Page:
What are the treatment options for tonsillitis?

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Joan Haizlip, MSN
Cardiology (Cardiovascular Disease)
If the tonsillitis is caused by bacteria, your doctor will prescribe antibiotics.  Penicillin is usually the most common antibiotic treatment for tonsillitis.  If you are allergic to penicillin,  another antibiotic will be prescribed.   If the tonsillitis is caused by a virus, the virus just needs to run its course.  Antibiotics are not prescribed for viral infections. 

Some home treatments can help with the recovery of tonsillitis:
- rest
- drink plenty of warm liquids
- suck on throat lozenges
- gargle with saltwater
- take ibuprofen (Advil, Motrin) or Tylenol for the fever and pain

Tonsillitis that develops from the simple cold virus just needs to run its course and will usually clear up in a little over a week. Treatment options include ibuprofen or acetaminophen, which will help treat the sore throat pain and any fever, but you should not give youngsters aspirin, which can cause a rare but dangerous condition known as Reye's syndrome. Warm drinks and throat lozenges or even ice pops may help with the sore throat. But a lot of rest is the key to fighting the infection and getting back to normal. Tonsillitis caused by strep throat or another bacterial infection will need antibiotics instead of over-the-counter medications to help treat the problem. A tonsillectomy may be in order if tonsillitis becomes a chronic problem.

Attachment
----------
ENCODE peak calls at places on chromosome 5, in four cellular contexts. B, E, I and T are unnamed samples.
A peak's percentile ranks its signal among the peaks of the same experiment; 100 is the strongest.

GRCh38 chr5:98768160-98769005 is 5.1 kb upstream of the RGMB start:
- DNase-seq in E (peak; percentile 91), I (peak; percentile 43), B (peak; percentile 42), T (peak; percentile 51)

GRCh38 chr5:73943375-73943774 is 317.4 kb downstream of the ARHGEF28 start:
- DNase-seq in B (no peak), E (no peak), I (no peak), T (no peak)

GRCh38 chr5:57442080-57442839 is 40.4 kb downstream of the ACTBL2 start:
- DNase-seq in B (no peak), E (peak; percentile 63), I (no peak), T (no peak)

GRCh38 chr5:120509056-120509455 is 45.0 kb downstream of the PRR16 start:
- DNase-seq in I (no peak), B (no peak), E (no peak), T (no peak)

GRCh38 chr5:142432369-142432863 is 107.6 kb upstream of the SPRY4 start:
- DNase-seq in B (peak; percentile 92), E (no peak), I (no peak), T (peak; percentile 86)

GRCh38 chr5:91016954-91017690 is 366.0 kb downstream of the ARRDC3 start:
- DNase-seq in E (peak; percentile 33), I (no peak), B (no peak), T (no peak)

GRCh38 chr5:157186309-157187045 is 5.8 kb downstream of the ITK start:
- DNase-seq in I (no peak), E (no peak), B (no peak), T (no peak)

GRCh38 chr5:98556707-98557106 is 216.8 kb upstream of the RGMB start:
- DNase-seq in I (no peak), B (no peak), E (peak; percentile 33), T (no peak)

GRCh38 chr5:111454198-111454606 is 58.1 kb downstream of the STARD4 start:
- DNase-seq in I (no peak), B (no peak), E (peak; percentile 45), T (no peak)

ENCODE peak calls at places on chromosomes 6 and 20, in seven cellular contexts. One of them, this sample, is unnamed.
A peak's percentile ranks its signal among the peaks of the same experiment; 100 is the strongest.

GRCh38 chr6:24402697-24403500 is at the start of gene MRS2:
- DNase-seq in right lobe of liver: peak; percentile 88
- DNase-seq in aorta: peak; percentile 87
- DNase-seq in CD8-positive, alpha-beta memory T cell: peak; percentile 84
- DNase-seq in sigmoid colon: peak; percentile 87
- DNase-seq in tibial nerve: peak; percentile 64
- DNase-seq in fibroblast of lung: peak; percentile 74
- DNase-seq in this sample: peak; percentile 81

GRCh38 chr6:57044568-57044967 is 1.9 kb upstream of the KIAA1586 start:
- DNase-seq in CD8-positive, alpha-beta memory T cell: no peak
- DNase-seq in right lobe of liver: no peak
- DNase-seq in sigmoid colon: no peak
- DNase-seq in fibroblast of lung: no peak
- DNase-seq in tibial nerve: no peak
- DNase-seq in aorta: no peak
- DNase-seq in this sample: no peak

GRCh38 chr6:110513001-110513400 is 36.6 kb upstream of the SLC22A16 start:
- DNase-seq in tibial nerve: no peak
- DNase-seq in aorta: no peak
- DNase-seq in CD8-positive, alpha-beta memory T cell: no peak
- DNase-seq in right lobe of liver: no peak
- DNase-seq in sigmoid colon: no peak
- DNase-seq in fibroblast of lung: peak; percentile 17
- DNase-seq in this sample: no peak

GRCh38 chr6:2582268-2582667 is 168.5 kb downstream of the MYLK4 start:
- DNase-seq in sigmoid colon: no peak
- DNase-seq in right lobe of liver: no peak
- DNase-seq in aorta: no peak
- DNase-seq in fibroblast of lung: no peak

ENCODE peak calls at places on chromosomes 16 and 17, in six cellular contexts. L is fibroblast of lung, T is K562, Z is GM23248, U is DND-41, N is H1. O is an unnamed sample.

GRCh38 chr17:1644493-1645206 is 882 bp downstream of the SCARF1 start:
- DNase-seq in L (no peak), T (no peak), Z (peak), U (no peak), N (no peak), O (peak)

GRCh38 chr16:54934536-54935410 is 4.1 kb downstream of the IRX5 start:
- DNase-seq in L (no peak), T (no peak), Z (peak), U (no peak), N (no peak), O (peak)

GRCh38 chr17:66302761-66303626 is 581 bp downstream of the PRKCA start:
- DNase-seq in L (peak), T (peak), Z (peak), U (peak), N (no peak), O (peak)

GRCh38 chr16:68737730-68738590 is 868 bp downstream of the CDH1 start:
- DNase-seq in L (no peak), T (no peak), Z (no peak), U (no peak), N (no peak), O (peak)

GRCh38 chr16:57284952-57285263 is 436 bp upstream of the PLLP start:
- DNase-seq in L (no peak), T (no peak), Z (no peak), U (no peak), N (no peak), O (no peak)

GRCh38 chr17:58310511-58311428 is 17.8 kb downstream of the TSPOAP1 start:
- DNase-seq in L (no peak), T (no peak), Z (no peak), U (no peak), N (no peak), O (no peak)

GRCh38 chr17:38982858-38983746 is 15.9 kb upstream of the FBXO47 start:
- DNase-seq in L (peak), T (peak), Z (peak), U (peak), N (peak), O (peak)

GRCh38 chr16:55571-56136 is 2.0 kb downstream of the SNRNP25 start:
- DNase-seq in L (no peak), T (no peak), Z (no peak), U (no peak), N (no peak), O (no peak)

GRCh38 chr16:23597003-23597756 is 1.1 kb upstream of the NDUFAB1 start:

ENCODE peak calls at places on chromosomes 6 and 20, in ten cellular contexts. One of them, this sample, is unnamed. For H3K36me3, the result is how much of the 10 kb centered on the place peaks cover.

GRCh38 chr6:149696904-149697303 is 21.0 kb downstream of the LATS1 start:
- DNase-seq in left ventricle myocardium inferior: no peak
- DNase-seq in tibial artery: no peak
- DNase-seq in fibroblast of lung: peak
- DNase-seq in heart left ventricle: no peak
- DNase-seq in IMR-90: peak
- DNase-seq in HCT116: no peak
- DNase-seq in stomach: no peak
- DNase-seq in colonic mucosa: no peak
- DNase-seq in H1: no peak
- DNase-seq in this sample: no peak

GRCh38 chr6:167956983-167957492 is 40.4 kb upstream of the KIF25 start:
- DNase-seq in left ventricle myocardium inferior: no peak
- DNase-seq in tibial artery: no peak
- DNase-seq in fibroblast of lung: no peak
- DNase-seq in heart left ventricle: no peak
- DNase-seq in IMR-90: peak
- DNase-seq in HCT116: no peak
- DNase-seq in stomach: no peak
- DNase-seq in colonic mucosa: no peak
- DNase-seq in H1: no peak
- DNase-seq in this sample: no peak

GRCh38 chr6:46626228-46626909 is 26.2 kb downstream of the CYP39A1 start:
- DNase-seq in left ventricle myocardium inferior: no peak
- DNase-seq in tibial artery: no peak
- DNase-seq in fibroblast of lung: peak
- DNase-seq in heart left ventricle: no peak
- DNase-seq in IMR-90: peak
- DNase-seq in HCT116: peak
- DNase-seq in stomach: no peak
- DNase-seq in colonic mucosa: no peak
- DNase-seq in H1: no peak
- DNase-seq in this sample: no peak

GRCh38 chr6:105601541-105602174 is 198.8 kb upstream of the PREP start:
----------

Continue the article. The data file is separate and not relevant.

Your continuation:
Continue Learning about Viral Throat Infections

Viral Throat Infections

Viral Throat Infections

Aside from strep throat, most sore throats caused by are contagious, viral throat infections that cannot be treated with antibiotics. The most common culprits of a viral throat infection include coxsackievirus, mononucleosis, and ...

the flu. Mononucleosis (mono) is a virus that causes symptoms that can last for weeks or months at a time. Viral throat infections are best treated with rest, liquids and other home remedies. If the sore throat causes you to have trouble breathing or a high fever, or results in spots in the back of your throat, call your doctor.
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Important: This content reflects information from various individuals and organizations and may offer alternative or opposing points of view. It should not be used for medical advice, diagnosis or treatment. As always, you should consult with your healthcare provider about your specific health needs.